skip to main content
OSTI.GOV title logo U.S. Department of Energy
Office of Scientific and Technical Information

Title: Demand Response Potential for California SubLAPs and Local Capacity Planning Areas: An Addendum to the 2025 California Demand Response Potential Study – Phase 2

Abstract

The 2025 California Demand Response Potential Study Phase 2 Report1 was released on March 1, 2017, and described a range of pathways for Demand Response (DR) to support a clean, stable, and cost-effective electric grid for California. One of the Report’s key findings was that while there appears to be very low future value for untargeted DR Shed aimed at system-wide peak load conditions, there could be significant value for locally focused Shed resources. Although the dynamics of renewable capacity expansion have reduced the pressure to build new thermal generation in general, there are still transmission-constrained areas of the state where load growth needs to be managed with the addition of new local capacity, which could include DERs and/or DR. This Addendum to the Phase 2 Report presents a breakdown of the expected future “Local Shed” DR potential at a finer geographic resolution than what is available in the original report, with results summarized by SubLAP and Local Capacity Area (LCA).

Authors:
 [1];  [2];  [2];  [2];  [2];  [2];  [2];  [2];  [2];  [2];  [2]
  1. Humboldt State Univ., Arcata, CA (United States). Schatz Energy Research Center
  2. Lawrence Livermore National Lab. (LLNL), Livermore, CA (United States)
Publication Date:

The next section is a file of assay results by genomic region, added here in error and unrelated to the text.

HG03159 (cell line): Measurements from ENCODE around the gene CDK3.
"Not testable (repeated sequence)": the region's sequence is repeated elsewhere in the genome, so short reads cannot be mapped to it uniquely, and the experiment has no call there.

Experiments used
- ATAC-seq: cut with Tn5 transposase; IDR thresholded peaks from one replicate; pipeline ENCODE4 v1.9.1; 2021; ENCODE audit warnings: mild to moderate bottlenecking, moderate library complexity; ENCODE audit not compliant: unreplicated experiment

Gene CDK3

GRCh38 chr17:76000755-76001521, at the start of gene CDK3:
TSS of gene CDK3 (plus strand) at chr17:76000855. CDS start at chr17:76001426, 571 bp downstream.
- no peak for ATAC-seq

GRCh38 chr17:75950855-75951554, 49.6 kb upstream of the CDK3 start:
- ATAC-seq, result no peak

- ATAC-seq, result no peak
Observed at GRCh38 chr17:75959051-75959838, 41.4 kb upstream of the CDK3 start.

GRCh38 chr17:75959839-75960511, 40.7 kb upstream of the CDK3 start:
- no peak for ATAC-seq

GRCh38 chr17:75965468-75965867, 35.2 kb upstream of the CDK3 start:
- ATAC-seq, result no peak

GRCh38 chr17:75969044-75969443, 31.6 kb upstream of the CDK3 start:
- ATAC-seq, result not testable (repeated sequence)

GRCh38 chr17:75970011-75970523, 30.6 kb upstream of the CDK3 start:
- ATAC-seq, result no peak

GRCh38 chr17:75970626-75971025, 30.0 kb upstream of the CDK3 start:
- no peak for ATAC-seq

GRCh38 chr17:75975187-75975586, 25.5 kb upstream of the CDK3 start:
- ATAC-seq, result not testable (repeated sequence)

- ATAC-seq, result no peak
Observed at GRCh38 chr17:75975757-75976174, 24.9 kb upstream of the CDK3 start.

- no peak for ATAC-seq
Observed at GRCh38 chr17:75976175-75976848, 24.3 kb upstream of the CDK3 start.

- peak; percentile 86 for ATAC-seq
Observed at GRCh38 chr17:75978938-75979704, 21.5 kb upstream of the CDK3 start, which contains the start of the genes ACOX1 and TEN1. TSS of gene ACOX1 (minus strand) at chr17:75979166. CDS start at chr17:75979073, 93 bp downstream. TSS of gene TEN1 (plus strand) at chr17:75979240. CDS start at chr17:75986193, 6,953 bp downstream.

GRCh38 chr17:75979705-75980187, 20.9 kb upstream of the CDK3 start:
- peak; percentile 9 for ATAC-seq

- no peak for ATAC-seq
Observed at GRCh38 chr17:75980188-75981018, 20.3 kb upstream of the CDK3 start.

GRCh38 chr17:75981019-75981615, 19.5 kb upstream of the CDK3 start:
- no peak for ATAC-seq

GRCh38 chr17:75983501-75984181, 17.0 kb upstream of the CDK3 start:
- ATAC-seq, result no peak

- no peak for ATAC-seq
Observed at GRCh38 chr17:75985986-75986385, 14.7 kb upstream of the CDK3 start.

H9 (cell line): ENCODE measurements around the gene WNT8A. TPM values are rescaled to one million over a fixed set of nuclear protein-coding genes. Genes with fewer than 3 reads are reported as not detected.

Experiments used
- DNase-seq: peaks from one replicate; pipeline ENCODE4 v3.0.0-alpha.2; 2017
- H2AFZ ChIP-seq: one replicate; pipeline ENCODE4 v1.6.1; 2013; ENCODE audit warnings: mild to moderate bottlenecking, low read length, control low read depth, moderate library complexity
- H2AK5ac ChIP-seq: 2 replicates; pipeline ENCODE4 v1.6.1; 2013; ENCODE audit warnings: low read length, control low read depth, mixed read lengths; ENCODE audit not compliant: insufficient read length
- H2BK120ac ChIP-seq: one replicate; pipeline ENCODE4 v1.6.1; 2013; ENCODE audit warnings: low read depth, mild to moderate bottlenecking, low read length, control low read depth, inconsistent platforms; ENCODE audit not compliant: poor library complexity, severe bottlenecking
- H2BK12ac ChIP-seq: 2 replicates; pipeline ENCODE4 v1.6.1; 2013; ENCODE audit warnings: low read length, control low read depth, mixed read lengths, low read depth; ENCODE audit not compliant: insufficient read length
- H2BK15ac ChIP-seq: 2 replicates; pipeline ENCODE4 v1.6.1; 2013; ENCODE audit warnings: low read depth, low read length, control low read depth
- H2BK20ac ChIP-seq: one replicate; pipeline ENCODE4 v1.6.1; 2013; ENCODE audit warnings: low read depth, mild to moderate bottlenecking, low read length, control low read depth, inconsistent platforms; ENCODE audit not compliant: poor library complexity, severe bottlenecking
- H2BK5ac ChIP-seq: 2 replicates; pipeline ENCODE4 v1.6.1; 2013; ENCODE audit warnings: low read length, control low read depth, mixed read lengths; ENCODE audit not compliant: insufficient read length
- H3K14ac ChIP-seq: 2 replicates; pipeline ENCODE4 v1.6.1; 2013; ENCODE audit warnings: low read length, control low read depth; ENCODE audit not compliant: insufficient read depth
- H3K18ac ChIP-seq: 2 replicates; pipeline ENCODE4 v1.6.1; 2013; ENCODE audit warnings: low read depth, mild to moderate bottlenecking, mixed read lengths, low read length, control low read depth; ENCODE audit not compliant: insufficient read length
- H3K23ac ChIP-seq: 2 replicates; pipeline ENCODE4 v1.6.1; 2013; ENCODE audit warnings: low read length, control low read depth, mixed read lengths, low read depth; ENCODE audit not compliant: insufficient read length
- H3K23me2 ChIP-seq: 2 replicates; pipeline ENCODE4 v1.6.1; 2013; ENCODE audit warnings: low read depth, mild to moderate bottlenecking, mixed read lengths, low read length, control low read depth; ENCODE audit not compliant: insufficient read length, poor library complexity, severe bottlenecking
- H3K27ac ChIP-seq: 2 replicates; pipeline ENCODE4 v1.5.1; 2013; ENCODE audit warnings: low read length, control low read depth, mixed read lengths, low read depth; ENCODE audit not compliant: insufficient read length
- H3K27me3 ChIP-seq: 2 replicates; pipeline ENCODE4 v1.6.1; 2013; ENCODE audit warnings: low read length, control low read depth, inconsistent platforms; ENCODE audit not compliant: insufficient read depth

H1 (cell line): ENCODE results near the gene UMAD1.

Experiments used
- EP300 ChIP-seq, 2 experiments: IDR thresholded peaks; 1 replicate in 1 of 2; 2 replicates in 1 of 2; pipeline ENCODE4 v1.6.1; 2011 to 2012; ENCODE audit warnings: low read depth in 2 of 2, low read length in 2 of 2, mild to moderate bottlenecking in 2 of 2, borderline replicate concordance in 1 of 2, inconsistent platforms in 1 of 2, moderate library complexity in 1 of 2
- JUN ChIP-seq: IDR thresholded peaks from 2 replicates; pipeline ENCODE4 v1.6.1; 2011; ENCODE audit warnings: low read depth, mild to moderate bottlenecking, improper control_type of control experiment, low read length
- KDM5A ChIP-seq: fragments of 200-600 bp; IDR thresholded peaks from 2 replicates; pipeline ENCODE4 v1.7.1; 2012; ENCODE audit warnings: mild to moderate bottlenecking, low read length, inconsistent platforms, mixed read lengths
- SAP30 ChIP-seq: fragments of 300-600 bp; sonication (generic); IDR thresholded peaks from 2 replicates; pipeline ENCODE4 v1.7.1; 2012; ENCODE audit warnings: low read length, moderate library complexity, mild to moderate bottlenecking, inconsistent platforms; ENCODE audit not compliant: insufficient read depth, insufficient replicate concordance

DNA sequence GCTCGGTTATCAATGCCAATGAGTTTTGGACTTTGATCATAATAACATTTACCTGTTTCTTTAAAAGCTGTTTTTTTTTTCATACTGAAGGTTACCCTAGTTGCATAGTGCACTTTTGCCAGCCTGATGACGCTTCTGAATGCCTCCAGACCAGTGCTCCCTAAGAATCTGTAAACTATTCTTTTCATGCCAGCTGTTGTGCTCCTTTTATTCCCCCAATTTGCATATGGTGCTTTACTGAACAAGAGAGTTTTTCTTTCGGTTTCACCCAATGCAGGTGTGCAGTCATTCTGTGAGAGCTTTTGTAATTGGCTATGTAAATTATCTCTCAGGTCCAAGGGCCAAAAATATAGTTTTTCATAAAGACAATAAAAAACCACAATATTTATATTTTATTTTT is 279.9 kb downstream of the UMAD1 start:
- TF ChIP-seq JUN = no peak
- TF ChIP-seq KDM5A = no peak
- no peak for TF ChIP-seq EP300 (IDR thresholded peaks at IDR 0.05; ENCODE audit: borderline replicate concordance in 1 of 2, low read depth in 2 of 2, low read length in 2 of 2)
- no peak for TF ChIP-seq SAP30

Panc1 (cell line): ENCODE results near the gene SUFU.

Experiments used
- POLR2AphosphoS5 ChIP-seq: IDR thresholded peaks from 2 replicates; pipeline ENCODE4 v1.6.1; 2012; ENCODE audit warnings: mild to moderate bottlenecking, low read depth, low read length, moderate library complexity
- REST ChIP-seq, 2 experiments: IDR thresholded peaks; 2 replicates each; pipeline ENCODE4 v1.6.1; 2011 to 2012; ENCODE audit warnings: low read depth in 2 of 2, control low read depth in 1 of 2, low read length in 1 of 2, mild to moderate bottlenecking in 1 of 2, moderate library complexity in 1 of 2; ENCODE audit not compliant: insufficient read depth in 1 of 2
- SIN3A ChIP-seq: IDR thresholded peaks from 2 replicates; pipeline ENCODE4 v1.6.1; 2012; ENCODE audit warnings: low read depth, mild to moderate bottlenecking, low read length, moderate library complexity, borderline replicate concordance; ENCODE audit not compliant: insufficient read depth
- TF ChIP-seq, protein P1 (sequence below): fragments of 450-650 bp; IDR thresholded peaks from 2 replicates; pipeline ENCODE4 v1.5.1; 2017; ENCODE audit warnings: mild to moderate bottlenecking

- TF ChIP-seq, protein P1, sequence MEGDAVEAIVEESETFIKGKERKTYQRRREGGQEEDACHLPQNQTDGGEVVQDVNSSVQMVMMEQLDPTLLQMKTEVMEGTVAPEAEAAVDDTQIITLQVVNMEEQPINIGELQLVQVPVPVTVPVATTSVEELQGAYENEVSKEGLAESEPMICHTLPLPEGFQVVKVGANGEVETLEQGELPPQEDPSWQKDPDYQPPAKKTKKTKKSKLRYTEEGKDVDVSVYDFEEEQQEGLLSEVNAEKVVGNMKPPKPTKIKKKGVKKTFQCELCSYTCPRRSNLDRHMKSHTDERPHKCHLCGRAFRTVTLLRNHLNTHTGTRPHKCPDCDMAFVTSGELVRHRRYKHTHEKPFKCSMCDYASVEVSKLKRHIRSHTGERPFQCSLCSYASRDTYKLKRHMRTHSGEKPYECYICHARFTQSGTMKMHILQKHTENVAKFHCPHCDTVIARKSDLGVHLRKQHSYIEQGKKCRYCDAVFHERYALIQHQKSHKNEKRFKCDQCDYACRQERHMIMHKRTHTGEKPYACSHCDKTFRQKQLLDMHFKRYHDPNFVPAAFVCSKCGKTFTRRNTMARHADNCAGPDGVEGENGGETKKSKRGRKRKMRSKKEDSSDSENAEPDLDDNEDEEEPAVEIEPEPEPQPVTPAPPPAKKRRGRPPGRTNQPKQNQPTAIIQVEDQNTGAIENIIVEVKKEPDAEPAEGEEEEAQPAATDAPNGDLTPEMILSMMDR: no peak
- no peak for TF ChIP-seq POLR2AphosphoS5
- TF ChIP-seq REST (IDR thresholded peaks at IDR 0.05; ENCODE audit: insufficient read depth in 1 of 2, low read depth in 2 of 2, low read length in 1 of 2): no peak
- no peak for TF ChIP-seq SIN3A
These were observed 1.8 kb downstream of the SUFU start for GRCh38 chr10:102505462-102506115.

Research Org.:
Lawrence Berkeley National Lab. (LBNL), Berkeley, CA (United States)
Sponsoring Org.:
USDOE Office of Energy Efficiency and Renewable Energy (EERE), Building Technologies Office (EE-5B); California Public Utilities Commission
OSTI Identifier:
1421801
Report Number(s):
LBNL-2001114
ark:/13030/qt25z4h4qt
DOE Contract Number:
AC02-05CH11231
Resource Type:
Technical Report
Country of Publication:
United States
Language:
English
Subject:
24 POWER TRANSMISSION AND DISTRIBUTION

Citation Formats

Alstone, Peter, Potter, Jennifer, Piette, Mary Ann, Schwartz, Peter, Berger, Michael A., Dunn, Laurel N., Smith, Sarah J., Sohn, Michael D., Aghajanzadeh, Arian, Stensson, Sofia, and Szinai, Julia. Demand Response Potential for California SubLAPs and Local Capacity Planning Areas: An Addendum to the 2025 California Demand Response Potential Study – Phase 2. United States: N. p., 2017. Web. doi:10.2172/1421801.
Alstone, Peter, Potter, Jennifer, Piette, Mary Ann, Schwartz, Peter, Berger, Michael A., Dunn, Laurel N., Smith, Sarah J., Sohn, Michael D., Aghajanzadeh, Arian, Stensson, Sofia, & Szinai, Julia. Demand Response Potential for California SubLAPs and Local Capacity Planning Areas: An Addendum to the 2025 California Demand Response Potential Study – Phase 2. United States. doi:10.2172/1421801.
Alstone, Peter, Potter, Jennifer, Piette, Mary Ann, Schwartz, Peter, Berger, Michael A., Dunn, Laurel N., Smith, Sarah J., Sohn, Michael D., Aghajanzadeh, Arian, Stensson, Sofia, and Szinai, Julia. Sat . "Demand Response Potential for California SubLAPs and Local Capacity Planning Areas: An Addendum to the 2025 California Demand Response Potential Study – Phase 2". United States. doi:10.2172/1421801. https://www.osti.gov/servlets/purl/1421801.
@article{osti_1421801,
title = {Demand Response Potential for California SubLAPs and Local Capacity Planning Areas: An Addendum to the 2025 California Demand Response Potential Study – Phase 2},
author = {Alstone, Peter and Potter, Jennifer and Piette, Mary Ann and Schwartz, Peter and Berger, Michael A. and Dunn, Laurel N. and Smith, Sarah J. and Sohn, Michael D. and Aghajanzadeh, Arian and Stensson, Sofia and Szinai, Julia},